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I consider a system described by a state $\Psi(\mathbf{r})$, where $\mathbf{r}$ are the spatial coordinates. The energy of the system is a functional $E[\Psi]$.

An usual analysis of a phase transition, consists first in finding the group $G$ of the transformations on $\Psi$ that leaves invariant $E[\Psi]$, and secondly in finding the isotropy group $H$ of the ordered phase. Then the order parameter space results to be the broken symmetries $R=G/H$, and interesting information can be learned from the topology of $R$.

The approach is performed for a local order parameter, and this makes sense when the group $G$ is composed of internal symmetries (for example invariance of $E$ under spin rotation).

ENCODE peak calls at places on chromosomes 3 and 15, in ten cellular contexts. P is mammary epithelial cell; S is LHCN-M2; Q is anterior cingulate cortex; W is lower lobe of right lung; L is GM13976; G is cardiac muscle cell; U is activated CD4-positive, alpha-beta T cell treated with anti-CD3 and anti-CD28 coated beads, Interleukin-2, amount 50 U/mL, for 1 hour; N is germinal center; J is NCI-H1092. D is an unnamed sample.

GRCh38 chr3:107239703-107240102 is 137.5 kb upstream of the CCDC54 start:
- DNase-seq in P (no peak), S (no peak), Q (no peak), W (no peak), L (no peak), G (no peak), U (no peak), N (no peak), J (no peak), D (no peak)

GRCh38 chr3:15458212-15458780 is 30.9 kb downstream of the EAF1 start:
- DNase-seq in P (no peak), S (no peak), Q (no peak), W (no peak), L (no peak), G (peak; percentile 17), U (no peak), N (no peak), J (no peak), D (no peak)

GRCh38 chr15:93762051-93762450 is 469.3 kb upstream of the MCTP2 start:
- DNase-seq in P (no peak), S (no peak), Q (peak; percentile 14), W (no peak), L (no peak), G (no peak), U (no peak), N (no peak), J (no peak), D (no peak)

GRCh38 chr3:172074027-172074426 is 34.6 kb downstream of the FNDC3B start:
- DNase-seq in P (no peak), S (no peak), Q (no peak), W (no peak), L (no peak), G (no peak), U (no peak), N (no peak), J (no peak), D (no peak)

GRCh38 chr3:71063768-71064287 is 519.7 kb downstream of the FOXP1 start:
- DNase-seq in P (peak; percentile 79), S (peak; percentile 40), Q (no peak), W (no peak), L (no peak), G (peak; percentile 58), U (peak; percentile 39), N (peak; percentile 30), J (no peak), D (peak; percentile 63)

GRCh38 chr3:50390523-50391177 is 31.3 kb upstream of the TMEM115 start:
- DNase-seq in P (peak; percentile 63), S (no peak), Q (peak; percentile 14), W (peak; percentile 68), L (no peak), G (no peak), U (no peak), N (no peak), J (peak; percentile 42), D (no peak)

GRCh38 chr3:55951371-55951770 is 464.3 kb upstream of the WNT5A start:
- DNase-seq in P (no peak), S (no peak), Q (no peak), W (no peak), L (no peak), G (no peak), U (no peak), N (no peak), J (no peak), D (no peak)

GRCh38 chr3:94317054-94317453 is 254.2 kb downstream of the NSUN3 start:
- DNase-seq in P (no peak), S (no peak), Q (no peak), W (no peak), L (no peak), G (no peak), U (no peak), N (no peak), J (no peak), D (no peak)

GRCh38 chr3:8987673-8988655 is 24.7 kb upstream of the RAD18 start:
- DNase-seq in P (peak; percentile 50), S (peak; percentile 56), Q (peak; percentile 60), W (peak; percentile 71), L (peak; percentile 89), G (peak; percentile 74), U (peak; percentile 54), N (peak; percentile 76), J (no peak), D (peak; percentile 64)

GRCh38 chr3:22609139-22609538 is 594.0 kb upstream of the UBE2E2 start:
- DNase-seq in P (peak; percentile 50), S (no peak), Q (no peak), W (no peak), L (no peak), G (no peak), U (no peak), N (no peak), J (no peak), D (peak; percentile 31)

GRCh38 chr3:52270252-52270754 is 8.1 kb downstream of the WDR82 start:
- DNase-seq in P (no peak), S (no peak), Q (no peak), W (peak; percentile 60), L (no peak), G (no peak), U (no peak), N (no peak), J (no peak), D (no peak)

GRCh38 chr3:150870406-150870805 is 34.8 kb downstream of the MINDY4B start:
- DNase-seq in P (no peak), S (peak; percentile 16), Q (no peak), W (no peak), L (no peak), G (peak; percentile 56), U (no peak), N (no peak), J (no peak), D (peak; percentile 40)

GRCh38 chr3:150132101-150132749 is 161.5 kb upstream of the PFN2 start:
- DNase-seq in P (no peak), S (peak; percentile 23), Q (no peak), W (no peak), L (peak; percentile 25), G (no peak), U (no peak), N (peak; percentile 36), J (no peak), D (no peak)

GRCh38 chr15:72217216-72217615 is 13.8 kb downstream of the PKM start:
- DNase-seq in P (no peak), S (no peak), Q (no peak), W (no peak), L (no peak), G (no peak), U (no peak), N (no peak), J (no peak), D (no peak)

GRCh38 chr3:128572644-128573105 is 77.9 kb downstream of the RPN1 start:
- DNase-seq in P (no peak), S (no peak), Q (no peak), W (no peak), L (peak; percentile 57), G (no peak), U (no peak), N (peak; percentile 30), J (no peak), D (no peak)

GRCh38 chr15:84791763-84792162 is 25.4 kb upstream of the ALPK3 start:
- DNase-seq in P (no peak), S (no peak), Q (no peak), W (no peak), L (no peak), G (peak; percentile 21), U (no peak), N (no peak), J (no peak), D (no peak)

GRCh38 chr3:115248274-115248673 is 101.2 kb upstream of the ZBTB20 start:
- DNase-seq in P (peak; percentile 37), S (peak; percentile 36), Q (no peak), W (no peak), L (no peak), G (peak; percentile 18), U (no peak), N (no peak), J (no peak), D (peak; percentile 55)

My question is what is the validity of this description when $G$ contains spatial symmetries. For example, if a system whose energy is invariant under space inversion (i.e. the parity $\mathcal{P}$) exhibits a phase transition spontaneously breaking $\mathcal{P}$. To be more specific, assume the ordered phase is only invariant under a remaining inversion about $x$: $(x,y,z) \rightarrow (-x,y,z)$. In that case it seems difficult to say that the system breaks the symmetry in one way at a given position and in another way somewhere else, since the state at position $(x,y,z)$ must be correlated with the one at $(-x,y,z)$. Therefore, can I still define a local order parameter ? Can I still study the properties of topological defects from the topology of $R$ ?

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